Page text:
So all men are created equal…but not Americans. Americans, you see, are good and noble enough to shun kings. It’s only the inferior folk – one might, in fact, say those who are unequal to us – who need a boot on their throat.
And I guess he is a utilitarian, since he says point blank that moral evil can be “excused” for a greater good. Since he has been very clear this whole time that moral evil is directly related to political authority, I guess he believes the ends justify the means.
…Or he doesn’t mean that. In which case, what exactly is he saying? Is monarchy ever a good idea? Or is it is never a good idea? And if it is a good idea, what on earth would make you think that a country that within a mere 200 years legally sanctioned by the sword the murder of the unborn in numbers that make a mockery of the Holocaust is in any way fit to be kings of themselves?
In the final desperation of a man whose arguments are not being heard, I resort to a simple and clear challenge:
Do those who yearn for inequality wish to be placed in the political order above me, to give me orders from an unearned position of authority; or do they wish to be placed below me, to take orders in an undeserved posture of submission?
Certainly I do not think any man is under me or over me in terms of human dignity. In terms of political authority? I’d imagine we should probably be on the same plane…though if he WERE my king, unlike him, I would indeed tip my cap.
If you’re wondering why I’m saying this here and not there, I did try and discuss it with him, several months ago. He insulted me viciously, cruelly, and repeatedly while I tried to be as polite as possible. He then apologized. I accepted. But I’ve learned that I simply cannot discuss the subject with him, in any case.
I say that if it is the second, claiming to be below me, then as the superior, I here and now order and command silence on this point. As an inferior in political rank, political matters are beyond your ken. Without any showing of merit on my part, or any reason given, I am allowed to silence all further argument: you are by birth born obligated to obey me. So shut up.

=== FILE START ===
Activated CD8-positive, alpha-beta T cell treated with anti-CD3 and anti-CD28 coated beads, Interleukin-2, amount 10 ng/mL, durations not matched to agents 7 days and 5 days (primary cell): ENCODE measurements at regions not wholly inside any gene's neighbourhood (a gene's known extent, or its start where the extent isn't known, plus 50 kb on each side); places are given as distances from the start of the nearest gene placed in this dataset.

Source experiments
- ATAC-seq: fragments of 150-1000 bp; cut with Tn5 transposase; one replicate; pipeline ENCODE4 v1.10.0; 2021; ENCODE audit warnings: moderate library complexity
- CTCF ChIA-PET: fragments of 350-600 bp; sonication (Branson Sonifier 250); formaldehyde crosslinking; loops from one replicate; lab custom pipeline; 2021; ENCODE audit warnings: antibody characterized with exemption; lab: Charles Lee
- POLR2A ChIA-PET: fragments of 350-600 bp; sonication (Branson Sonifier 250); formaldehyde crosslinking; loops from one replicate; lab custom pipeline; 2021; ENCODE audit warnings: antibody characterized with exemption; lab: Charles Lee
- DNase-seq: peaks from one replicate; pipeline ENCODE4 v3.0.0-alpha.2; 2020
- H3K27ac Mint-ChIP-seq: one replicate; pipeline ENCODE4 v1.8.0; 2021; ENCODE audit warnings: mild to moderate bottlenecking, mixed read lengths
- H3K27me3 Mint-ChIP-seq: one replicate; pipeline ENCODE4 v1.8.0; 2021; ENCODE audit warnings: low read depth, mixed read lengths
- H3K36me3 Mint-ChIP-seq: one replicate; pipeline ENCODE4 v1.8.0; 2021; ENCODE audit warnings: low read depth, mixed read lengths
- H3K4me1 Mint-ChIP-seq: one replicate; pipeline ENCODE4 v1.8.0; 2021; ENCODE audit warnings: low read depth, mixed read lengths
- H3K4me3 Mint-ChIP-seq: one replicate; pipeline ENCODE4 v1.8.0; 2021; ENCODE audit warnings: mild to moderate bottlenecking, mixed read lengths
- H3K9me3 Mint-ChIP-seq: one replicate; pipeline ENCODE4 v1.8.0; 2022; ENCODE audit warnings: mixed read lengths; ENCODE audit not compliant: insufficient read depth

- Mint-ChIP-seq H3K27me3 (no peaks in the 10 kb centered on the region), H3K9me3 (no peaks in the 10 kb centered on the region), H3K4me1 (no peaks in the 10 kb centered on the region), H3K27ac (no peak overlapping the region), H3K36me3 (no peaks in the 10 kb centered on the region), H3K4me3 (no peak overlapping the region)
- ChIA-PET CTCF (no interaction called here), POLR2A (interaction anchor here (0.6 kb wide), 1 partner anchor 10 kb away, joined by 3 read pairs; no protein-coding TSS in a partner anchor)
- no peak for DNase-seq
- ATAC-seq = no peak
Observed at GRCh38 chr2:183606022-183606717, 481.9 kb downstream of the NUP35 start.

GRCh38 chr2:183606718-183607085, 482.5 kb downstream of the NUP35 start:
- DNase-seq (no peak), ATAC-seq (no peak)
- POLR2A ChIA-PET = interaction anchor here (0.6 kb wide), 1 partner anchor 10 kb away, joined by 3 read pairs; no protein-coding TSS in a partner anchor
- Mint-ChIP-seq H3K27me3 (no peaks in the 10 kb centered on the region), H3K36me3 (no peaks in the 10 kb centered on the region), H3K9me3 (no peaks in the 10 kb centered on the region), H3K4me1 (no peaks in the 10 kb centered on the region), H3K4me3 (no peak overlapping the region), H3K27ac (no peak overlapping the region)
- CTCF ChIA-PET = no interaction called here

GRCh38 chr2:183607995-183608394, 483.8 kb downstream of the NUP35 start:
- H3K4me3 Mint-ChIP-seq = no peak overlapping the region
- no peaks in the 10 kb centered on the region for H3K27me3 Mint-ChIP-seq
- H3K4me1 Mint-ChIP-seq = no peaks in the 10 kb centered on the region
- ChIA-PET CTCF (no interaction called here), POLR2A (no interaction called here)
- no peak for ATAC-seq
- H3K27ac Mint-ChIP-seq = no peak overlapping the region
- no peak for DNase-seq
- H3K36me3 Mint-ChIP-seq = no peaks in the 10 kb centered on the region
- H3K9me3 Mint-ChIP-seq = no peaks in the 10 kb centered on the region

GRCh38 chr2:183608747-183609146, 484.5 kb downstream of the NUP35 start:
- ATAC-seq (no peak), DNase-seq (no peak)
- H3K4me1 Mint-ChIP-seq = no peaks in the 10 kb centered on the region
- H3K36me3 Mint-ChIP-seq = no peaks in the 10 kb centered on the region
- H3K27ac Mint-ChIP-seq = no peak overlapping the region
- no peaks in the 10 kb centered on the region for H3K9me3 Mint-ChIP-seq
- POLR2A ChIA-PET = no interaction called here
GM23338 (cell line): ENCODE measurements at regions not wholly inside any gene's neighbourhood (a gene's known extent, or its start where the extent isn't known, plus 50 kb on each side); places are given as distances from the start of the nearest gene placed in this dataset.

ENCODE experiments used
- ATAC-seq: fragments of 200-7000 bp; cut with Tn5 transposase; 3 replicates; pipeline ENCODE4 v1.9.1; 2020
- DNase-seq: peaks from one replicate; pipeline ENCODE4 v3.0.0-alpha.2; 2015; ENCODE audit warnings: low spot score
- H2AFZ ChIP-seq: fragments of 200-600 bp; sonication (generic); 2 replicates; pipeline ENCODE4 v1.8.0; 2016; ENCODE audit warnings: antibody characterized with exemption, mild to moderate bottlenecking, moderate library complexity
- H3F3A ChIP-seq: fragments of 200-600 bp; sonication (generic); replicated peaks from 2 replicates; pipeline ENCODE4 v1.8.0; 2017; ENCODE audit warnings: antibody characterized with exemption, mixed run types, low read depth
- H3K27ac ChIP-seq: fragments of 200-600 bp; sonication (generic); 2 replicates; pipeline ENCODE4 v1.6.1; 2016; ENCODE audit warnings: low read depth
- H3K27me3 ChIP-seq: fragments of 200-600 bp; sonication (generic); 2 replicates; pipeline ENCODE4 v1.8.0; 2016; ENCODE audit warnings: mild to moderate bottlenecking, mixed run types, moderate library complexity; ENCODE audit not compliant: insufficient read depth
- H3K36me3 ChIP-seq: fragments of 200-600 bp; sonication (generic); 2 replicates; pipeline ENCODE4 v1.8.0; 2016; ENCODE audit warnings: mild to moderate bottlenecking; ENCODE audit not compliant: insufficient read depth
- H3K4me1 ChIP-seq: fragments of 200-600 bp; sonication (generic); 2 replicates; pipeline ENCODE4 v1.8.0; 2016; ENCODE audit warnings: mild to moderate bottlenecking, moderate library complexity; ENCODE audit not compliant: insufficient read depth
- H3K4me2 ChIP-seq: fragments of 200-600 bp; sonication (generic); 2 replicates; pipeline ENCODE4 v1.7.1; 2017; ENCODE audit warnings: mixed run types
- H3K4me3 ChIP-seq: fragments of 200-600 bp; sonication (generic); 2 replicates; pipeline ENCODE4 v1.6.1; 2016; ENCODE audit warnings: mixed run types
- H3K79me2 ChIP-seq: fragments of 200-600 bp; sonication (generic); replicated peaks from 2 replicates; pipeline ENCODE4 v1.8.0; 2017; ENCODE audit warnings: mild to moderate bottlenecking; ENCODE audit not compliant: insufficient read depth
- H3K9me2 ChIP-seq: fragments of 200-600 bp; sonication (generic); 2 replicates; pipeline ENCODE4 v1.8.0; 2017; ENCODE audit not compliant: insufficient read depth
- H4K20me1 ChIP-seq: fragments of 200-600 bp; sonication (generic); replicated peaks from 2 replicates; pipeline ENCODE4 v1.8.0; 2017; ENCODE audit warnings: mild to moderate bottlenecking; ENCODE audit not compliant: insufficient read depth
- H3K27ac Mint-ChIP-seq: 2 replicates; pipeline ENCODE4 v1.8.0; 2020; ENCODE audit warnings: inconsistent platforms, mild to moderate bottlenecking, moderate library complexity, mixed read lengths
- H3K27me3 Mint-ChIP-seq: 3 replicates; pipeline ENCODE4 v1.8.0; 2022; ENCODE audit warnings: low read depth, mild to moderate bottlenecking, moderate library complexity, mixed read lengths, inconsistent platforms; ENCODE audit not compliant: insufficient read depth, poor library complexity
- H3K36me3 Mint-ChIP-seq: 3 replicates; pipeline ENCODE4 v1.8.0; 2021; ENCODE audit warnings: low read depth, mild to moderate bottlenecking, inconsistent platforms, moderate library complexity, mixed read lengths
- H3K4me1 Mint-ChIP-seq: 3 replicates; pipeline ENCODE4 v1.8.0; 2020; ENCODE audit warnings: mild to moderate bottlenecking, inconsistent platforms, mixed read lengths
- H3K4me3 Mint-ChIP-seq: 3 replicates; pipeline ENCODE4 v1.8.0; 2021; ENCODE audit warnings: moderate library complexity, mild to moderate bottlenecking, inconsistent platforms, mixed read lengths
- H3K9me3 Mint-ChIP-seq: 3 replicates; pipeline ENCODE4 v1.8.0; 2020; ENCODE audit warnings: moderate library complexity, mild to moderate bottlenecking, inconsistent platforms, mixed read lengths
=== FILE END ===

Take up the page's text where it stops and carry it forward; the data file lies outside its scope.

I believe one respondent argued that this proposal was unfair, because a highborn man should be highminded enough to listen to wisdom from any source, even from a slave.
My answer is that this is quite the democratic sentiment coming from a monarchist: but the judgment as to when and where to listen rests with he who has the right to speak, and not with he who lacks that right.
A general can debate a private if he wishes, but the private cannot debate a general without his superior’s leave. (And even so, the general is not allowed to hold such a debate if and when it risks detracting from unit discipline, by encouraging familiarity, fraternization, or insolence.)
And finally – what makes him think that our country’s political leaders in any way need to listen to the writings of anybody they consider “beneath” them? Last I checked the President picked a personal council of advisers to carefully filter what advice they did or did not get. How is that different than any king deciding which advice he does or does not hear? Even Alexander the Great respected Diogenes.
A large portion of this is a very well-argued and rational argument for the superiority of republics over monarchies. Okay. I have no problem with that. And then he veers off into stuff that I find completely bizarre.